I'm trying to improve a site that shows the region of the Earth currently under daylight, and I need a formula that, given the current time, tells where (latitude/longitude) the sun and moon are overhead, accurate to 1 mile. Can anyone come up with one?
I've tried several things (eg, Fourier series on the Sun/Moon's RA/DEC), but nothing seems quite accurate enough.
EDIT: Thanks, Dustin and everyone.
Actually, I'm aware of http://ssd.jpl.nasa.gov/?horizons and even wrote programs to download and parse their data (https://github.com/barrycarter/bcapps/blob/master/bc-email-horizons.pl and https://github.com/barrycarter/bcapps/blob/master/bc-parse-horizons.pl) with the hope of finding simple formulas (https://github.com/barrycarter/bcapps/blob/master/bc-fourier-cont.m and others), but got nowhere.
Currently, I rebuild the script every minute (https://github.com/barrycarter/bcapps/blob/master/bc-sun-always-shines.pl) using interpolated JPLs data (the sun/moonfakex/y.txt files in https://github.com/barrycarter/bcapps/tree/master/data), but this seems insanely complicated.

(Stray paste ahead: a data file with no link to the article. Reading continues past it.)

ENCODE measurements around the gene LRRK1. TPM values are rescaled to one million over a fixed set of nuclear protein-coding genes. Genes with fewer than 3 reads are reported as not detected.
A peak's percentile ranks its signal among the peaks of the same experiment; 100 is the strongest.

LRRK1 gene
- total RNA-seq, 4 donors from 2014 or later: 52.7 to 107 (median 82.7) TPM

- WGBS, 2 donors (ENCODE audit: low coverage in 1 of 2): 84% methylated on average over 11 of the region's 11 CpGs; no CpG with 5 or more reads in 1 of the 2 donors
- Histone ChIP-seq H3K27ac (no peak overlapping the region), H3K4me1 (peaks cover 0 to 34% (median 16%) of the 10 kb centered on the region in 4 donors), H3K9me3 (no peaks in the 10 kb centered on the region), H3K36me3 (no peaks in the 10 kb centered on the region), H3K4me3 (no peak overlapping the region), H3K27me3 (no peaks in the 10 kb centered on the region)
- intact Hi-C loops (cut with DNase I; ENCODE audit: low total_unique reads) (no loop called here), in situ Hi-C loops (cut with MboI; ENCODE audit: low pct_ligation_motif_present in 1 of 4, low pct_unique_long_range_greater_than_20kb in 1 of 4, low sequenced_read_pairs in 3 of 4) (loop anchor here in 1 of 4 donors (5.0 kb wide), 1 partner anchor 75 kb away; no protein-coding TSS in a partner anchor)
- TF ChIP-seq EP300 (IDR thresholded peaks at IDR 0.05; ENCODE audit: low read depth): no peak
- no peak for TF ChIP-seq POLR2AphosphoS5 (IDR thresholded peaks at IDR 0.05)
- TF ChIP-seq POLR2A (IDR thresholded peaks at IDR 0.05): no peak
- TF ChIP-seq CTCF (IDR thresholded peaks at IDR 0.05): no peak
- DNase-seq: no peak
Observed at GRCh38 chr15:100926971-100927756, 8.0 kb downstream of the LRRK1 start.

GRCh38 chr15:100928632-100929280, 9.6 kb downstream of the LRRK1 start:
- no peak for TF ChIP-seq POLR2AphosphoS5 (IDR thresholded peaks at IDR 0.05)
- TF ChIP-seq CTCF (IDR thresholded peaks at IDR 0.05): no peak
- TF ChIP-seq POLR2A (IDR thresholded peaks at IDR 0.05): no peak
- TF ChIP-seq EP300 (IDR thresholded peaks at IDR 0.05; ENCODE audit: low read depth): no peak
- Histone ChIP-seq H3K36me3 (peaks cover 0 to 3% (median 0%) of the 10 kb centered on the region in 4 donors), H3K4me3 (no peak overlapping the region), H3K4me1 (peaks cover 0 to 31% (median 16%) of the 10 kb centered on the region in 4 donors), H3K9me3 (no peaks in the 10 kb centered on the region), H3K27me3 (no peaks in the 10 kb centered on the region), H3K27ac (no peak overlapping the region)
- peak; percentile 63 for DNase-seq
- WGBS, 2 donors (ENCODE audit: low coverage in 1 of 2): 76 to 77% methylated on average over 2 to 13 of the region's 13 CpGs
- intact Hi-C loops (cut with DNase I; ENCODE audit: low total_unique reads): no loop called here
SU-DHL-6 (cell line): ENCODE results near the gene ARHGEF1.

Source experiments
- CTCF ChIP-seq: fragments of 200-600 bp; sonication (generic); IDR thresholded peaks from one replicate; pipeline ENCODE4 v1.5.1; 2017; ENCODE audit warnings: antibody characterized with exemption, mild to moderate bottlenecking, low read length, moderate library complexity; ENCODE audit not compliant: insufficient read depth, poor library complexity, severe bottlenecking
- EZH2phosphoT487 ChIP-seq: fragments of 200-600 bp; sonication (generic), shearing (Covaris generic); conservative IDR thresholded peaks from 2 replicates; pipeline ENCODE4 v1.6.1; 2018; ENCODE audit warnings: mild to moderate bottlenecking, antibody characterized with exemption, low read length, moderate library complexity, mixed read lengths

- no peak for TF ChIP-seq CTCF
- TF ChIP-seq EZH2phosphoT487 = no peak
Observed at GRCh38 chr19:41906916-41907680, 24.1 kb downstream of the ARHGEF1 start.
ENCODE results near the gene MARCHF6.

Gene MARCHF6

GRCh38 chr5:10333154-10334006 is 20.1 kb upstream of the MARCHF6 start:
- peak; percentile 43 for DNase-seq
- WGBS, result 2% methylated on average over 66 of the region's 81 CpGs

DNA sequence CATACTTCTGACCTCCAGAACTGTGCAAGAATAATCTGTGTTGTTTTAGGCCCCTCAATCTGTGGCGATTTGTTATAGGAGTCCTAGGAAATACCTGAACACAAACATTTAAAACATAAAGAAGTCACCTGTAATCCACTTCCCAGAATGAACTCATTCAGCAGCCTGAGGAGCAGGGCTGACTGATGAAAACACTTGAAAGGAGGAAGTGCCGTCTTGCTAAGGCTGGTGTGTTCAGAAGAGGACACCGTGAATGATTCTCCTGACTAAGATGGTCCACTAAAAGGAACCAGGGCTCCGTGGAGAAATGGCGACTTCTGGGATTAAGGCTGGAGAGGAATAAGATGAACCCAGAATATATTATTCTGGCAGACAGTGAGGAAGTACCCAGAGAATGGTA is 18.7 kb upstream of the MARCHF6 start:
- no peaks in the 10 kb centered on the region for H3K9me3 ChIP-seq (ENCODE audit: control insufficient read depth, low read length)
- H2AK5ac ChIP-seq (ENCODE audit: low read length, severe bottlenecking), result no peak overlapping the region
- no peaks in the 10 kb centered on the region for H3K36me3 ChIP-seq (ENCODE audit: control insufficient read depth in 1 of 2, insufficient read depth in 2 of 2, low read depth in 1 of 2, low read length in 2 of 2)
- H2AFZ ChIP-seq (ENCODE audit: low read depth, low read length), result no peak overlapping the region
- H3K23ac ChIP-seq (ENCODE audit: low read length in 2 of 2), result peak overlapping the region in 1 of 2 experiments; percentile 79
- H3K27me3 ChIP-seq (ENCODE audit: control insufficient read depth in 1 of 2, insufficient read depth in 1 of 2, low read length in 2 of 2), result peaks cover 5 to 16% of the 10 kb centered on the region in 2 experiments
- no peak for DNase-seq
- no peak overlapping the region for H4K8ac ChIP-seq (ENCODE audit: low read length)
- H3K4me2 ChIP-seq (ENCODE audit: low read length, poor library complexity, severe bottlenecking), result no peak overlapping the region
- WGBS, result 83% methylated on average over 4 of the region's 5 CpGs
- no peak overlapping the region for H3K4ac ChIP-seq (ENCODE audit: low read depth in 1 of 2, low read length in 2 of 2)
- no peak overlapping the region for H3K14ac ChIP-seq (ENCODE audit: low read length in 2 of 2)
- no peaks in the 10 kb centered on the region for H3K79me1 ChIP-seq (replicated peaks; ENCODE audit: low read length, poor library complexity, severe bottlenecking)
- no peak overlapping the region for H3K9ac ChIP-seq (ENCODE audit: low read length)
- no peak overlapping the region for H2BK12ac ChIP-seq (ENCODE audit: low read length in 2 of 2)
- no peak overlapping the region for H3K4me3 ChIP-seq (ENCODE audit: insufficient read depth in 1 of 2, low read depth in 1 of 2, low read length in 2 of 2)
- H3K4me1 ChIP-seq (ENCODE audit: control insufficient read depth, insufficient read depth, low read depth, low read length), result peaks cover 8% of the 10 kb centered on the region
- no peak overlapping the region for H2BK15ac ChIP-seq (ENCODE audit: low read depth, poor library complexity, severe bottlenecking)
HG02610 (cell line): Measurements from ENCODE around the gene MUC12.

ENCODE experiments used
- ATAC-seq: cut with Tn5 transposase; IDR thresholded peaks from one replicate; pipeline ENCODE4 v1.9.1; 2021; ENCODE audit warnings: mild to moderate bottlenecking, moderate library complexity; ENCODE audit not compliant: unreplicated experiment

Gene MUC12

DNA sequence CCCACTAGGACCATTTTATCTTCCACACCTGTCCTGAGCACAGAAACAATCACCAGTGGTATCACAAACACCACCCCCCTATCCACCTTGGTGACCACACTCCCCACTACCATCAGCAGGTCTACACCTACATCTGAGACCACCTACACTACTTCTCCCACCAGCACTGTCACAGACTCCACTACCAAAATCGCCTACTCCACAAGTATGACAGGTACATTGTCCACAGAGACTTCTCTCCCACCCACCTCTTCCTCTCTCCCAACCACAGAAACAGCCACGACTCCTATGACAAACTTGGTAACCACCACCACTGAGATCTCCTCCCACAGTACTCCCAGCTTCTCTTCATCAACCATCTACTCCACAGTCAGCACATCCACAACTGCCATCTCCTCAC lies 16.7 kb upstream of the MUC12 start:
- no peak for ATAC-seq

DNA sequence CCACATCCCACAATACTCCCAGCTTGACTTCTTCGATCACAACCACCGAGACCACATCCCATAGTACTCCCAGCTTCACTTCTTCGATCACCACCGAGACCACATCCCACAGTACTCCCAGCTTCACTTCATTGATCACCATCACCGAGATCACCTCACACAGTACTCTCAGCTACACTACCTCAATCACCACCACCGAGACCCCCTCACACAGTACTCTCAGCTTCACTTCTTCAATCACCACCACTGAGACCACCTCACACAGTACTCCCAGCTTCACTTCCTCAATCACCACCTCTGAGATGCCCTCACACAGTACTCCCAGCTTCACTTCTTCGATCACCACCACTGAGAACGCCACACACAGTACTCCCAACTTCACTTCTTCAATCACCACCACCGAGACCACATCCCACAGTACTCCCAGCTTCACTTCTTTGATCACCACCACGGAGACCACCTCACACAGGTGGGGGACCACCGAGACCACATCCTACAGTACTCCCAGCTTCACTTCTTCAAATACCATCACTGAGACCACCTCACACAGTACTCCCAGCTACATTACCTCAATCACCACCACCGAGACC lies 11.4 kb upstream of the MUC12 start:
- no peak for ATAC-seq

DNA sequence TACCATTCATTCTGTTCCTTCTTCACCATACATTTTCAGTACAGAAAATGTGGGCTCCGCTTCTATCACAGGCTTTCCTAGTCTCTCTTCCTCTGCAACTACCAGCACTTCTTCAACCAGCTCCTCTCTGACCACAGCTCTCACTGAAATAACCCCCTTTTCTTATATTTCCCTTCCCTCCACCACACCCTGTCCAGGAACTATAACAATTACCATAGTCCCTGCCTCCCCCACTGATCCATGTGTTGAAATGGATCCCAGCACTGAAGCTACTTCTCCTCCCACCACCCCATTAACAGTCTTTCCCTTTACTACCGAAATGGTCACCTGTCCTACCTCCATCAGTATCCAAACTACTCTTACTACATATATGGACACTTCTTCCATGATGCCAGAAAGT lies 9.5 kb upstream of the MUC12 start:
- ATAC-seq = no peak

This may be an inherently difficult and/or pointless question: to get accuracy of 1 mile, you have to calculate the position within 52 seconds of arc, which is considerably smaller than the 30 minute (1800 seconds) width of the sun and moon themselves.
The ultimate goal is to let people zoom into their city on google maps and watch the sunset "sweep" over their city (ie, predict the sun is setting over a certain part of the city and have people in that part of the city confirm it), but given refraction and parallax, this may be impossible.